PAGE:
An iconic image capturing the essence of European-Asian relations, highlighting contrasting postures, attire, and even colours.
Source: Gretchen Liu. Singapore: A Pictorial History
The work of a rickshaw puller was back-breaking, with these men having to toil for hours hauling their load of one or two fellow human beings. In an honest and open autobiography written in the 1980s, George Peet, an English reporter working in Singapore in the 1930s, recorded his conflicting emotions about these nameless men: “Most pathetic of all in the rickshaw industry was the old puller, who was no longer fit for the work but had to go on or starve. One could tell the old puller by the tattered canvas shoes, or sometimes only a tied-on wrapping of sacking, which protected his feet. The younger pullers always ran barefoot in city streets and on suburban roads. One of the first things I was told … was that when hiring a rickshaw I should always look first at the puller’s feet, to avoid hiring one of those broken-down old men (who of course moved much more slowly than the average puller, and so were no good to an impatient passenger in a hurry to get somewhere).
It sounds heartless, and so it was, even if it was one of the facts of life. I confess with shame that I can remember one occasion when I acted upon that advice. I do not like to think now of the sadness I must have left behind when I glanced at the old coolie’s sacking-covered feet, and turned away to look for a younger man.”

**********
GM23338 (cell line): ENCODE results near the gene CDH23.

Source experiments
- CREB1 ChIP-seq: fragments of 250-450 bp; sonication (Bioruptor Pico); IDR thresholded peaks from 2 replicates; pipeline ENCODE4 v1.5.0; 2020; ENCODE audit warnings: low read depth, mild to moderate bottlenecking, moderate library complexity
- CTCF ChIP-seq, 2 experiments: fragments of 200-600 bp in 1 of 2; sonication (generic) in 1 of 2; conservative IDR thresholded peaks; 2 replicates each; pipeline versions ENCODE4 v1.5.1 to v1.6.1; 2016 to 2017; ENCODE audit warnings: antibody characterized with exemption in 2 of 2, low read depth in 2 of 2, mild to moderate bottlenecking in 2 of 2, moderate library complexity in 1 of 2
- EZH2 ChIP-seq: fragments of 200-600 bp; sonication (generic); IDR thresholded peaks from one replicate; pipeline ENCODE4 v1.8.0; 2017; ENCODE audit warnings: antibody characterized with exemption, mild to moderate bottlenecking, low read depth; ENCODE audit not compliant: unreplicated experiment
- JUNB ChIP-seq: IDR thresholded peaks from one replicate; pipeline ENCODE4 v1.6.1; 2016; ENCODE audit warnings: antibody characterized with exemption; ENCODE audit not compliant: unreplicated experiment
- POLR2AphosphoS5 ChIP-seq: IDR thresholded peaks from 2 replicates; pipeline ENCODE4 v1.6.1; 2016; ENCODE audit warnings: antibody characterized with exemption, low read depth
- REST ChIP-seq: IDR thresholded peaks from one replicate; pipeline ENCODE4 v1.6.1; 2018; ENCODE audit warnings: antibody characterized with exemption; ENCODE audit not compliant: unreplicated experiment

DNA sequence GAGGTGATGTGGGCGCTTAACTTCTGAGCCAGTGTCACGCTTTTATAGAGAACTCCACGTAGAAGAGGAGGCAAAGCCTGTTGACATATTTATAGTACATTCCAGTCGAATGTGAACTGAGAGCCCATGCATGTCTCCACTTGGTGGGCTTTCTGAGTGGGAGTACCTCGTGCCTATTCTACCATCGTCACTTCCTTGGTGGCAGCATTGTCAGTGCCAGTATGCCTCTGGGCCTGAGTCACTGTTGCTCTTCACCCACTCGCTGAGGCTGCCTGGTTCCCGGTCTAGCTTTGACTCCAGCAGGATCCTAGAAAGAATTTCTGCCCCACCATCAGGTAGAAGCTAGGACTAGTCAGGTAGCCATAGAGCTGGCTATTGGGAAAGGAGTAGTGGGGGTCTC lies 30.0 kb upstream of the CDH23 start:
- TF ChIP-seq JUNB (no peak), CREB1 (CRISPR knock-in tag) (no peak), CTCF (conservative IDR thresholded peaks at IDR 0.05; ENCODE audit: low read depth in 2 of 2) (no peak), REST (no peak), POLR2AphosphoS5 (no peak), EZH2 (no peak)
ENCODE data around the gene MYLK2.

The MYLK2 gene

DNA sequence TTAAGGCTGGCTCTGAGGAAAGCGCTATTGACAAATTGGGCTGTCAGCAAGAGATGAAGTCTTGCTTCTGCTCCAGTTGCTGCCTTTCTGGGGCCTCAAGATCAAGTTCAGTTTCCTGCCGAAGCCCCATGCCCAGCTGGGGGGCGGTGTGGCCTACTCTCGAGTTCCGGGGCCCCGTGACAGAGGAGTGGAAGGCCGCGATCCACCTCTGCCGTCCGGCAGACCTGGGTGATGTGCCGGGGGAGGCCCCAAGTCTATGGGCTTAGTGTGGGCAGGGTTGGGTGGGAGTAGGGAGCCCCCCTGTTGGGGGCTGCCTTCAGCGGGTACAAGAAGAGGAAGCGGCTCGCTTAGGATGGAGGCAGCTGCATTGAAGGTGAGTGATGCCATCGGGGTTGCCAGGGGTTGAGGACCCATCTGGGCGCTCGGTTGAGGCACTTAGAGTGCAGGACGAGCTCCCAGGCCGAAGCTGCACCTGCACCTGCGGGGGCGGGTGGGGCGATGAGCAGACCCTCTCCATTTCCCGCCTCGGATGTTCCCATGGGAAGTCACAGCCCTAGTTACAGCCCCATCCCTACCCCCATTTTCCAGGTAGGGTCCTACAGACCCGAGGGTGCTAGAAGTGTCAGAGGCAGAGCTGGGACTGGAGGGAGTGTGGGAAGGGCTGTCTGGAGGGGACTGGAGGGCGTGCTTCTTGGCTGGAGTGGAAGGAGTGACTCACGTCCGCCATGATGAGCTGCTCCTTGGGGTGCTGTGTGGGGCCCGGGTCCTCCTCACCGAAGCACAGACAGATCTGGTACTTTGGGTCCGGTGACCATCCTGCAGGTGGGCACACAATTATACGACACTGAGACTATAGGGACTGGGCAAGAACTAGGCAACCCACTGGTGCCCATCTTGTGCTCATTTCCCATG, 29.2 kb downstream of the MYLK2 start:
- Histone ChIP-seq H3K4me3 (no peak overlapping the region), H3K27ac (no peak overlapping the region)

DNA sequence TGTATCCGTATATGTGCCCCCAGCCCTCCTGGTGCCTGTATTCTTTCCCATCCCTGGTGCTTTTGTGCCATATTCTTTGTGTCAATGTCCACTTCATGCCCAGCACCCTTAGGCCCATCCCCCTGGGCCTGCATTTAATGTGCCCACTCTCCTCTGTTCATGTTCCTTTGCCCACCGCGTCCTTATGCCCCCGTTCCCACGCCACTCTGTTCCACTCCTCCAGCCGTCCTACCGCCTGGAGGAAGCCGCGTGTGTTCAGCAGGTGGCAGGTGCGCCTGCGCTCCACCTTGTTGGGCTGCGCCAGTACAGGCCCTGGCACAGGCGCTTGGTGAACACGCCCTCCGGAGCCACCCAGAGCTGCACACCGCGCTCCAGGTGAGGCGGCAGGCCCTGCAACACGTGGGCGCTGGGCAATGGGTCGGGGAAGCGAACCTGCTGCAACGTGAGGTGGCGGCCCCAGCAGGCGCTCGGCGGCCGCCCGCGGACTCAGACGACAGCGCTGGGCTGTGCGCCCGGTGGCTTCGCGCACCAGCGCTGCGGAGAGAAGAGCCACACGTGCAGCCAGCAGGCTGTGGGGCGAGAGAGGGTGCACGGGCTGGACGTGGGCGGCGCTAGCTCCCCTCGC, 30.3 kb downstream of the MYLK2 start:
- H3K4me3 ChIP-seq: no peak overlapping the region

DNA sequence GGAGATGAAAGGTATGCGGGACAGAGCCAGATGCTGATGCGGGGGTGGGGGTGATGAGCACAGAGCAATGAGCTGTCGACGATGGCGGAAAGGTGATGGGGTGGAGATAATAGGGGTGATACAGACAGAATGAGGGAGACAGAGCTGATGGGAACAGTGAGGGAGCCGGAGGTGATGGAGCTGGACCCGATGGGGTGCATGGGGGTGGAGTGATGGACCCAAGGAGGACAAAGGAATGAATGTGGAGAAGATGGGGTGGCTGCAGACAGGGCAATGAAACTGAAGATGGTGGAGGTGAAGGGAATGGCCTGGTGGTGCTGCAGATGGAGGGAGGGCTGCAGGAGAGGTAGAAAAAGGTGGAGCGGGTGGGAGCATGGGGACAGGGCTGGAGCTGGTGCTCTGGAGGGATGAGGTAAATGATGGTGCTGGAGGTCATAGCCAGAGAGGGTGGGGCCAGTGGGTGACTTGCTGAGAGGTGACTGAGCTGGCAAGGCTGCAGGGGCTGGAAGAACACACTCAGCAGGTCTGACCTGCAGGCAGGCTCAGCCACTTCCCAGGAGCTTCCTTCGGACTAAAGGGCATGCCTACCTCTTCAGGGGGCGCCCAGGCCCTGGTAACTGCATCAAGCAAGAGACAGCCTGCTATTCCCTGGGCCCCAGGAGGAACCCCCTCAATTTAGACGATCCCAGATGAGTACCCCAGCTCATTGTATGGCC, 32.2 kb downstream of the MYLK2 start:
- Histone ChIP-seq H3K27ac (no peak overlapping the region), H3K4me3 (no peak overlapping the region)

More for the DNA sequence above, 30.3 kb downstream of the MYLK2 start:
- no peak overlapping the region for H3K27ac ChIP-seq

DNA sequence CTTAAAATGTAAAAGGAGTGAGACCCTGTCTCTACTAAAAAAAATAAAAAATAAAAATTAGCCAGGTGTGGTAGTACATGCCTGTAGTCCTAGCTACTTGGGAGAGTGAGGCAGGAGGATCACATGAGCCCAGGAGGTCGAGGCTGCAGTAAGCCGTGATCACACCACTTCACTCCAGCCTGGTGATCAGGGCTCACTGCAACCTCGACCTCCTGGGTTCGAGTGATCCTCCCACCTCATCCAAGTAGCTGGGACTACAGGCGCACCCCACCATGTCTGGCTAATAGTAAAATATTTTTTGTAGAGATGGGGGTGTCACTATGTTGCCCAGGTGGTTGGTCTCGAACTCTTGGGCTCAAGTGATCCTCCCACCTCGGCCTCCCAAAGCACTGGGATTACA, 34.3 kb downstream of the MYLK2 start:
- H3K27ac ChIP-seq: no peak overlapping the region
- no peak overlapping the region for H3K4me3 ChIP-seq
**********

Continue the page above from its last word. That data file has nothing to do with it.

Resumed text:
The colonial hierarchy was very structured and operated on a self-regulating social mechanism, which maintained the Europeans at the apex and in a position of authority. This arrangement was for a long time tacitly accepted by all although it did trouble the conscience of some, as the following account by the Englishman George Peet shows:
“I remember my manager, himself one of the European old-timers of Singapore, once remarking to me – “There are few pleasures in life to compare to riding behind a good [rickshaw] puller on a sunny morning”; and he was quite right. But, you will ask, was not your enjoyment of those rides along St. Andrew’s Road marred by qualms? Was is right for a healthy young Englishman to use another human being as if he were a draft animal? Well, I often mused upon that question as I contemplated my puller’s brawny back sweating in the heat and his muscular legs moving like pistons between the shafts. Was it really worse than letting a Chinese sampan man undertake the labour of rowing me out to a ship in the roads? Logically, perhaps not; yet one could not quite rid oneself of the feeling that one occupation was compatible with human dignity, and the other was not…. On the other hand, my puller needed a job and was obviously glad to have this one, and the freer and more independent life that it allowed, rather than working as a coolie in a godown or a rubber factory. And, after all, everywhere in Chinatown you would see Chinese coolies dragging heavy loads on the carts, and nobody ever questioned that.” (George Peet, Rickshaw Reporter 1985)